BA introducing biometric boarding gates at Heathrow, further reducing numbers of airport jobs
Airports always promise huge numbers of jobs if they expand. The reality is that airports and airlines are cutting jobs as fast as they can, and having everything mechanised. It is cheaper not to have many employees. Now British Airways (BA) is introducing automated biometric technology to create self-service boarding gates at Heathrow. Passengers passing through the security channel will have a digital scan of their face recorded. When they arrive at the gate and scan their own boarding pass, their face is matched with the previously recorded data. If the two digital images match, the passenger is allowed to board. The system was trialled in June 2016, and is now being rolled out, with 3 of these gates (for domestic flights only) at Terminal 5. BA plans to open 3 more of these self-boarding gates every week until mid-June. It will finally be extended to international flights. BA has also opened self-service bag drops at both Heathrow and Gatwick – doing away with more jobs. Back in 1999 when Heathrow got consent for its 5th Terminal, the airport said there would be 16,000 more jobs by 2016. When probed, Heathrow is unable to even give a number for the jobs at T5, let along prove there has been much of a rise in employment. All they will say is that in July 2013, 76,600 were directly employed on the Heathrow site.
British Airways introduces biometric boarding gates
Apr 7, 2017
By Alan Dron (ATW)
Biometric self-boarding gates—Domestic stands at Heathrow Airport T5
British Airways (BA) is introducing automated biometric technology to create self-service boarding gates at London’s Heathrow Airport.
Passengers passing through the security channel will have a digital scan of their face recorded. When they arrive at the gate and scan their own boarding pass, their face is matched with the previously recorded data. If the two digital images match, the passenger is allowed to board.
BA said the system, which was trialled in June 2016, is now being rolled out, with the first three boarding gates for UK domestic flights at London Heathrow’s Terminal 5 now fitted with the necessary equipment.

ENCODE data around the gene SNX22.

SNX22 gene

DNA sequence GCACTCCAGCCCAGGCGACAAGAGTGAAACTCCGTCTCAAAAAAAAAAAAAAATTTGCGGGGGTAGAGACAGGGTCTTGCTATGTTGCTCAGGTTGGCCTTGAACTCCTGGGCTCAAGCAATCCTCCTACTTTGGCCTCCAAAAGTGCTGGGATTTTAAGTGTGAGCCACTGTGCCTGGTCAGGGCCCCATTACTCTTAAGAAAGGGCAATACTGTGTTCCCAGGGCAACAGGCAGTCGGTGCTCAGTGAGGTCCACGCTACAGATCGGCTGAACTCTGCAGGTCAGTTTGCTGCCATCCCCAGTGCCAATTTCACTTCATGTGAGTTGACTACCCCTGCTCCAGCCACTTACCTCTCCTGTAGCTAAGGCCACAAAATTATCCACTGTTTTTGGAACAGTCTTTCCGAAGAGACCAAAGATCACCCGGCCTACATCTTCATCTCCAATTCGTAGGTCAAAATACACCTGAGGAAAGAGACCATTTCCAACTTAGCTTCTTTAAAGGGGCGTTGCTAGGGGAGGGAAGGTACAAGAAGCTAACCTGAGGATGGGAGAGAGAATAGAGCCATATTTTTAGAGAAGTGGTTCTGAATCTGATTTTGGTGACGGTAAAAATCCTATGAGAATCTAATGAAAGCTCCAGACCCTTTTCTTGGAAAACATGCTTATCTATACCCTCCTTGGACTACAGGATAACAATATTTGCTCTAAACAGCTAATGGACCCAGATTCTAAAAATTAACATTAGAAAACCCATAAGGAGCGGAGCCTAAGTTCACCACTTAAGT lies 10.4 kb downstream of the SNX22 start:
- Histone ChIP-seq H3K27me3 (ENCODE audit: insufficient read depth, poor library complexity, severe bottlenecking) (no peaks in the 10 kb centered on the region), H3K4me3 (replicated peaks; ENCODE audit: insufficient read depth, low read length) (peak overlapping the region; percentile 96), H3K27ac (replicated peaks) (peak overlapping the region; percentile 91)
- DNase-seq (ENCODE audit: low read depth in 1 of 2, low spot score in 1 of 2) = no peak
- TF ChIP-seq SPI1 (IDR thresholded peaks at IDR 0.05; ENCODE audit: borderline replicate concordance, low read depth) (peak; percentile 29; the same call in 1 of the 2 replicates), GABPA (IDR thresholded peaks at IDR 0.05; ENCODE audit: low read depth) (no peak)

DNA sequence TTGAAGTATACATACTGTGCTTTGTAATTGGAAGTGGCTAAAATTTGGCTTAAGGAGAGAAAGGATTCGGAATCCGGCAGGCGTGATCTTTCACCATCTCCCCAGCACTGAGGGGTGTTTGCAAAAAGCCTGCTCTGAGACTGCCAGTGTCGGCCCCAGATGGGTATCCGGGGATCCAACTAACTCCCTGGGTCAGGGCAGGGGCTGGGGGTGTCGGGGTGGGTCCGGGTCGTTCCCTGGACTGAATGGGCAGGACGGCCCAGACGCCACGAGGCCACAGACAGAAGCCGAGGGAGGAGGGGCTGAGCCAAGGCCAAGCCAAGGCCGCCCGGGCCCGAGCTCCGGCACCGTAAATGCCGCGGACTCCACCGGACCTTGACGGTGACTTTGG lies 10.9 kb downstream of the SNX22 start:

The carrier plans to open three more self-boarding gates for domestic services every week until mid-June, with the aim of extending it to international flights at a yet-to-be-determined date.
BA said the Heathrow equipment is more advanced than alternative systems used by other airlines and airports.
The UK flag carrier has also opened self-service bag drops at both Heathrow and London Gatwick and, later in 2017, will open an improved connections area at Heathrow Terminal 5 for passengers switching flights.
“Our customers have told us that they want the ability to simplify and speed up their journeys through the airport,” BA director of customer experience Troy Warfield said.
Stop Heathrow Expansion casts doubt on Heathrow’s 3rd Runway jobs claims, from past experience
Local group, Stop Heathrow Expansion (SHE) has unearthed figures which throw into question the claims Heathrow is making about the number of jobs a third runway will create. Stop Heathrow Expansion, which represents people in the Heathrow villages, some of whom work at the airport, says Heathrow are hiding behind a wall of secrecy over exactly how many jobs Terminal Five, the last major development at the airport, actually created.
The report of the public inquiry inspector which gave the green light to the 5th terminal in March 1999 concluded that by 2016 the terminal would provide an additional 16,000 on-airport jobs.
Heathrow has told SHE that it cannot confirm the actual number of jobs which have been created because “finding out would be a substantial piece of work in its own right.” Heathrow annual reports indicate there were 6,714 staff employed in UK Continuing operations in year ended 31.12.2015 and 7,354 staff in year ended 31.12 2013 (ie. 9% lower) and 7,406 in year ended 31.12.2012.
Heathrow said that in July 2013, 76,600 were directly employed on the Heathrow site. The Airports Commission’s Final Report said the Heathrow NW runway would generate around 75,000-78,000 in 2050.”(and an additional 59-77,000 jobs in 2030). These numbers were later reduced by the DfT in October 2016 to more like up to about 37,000 – and many of those would be people moving from jobs elsewhere, or moving to better jobs. That is not the same as “new” jobs.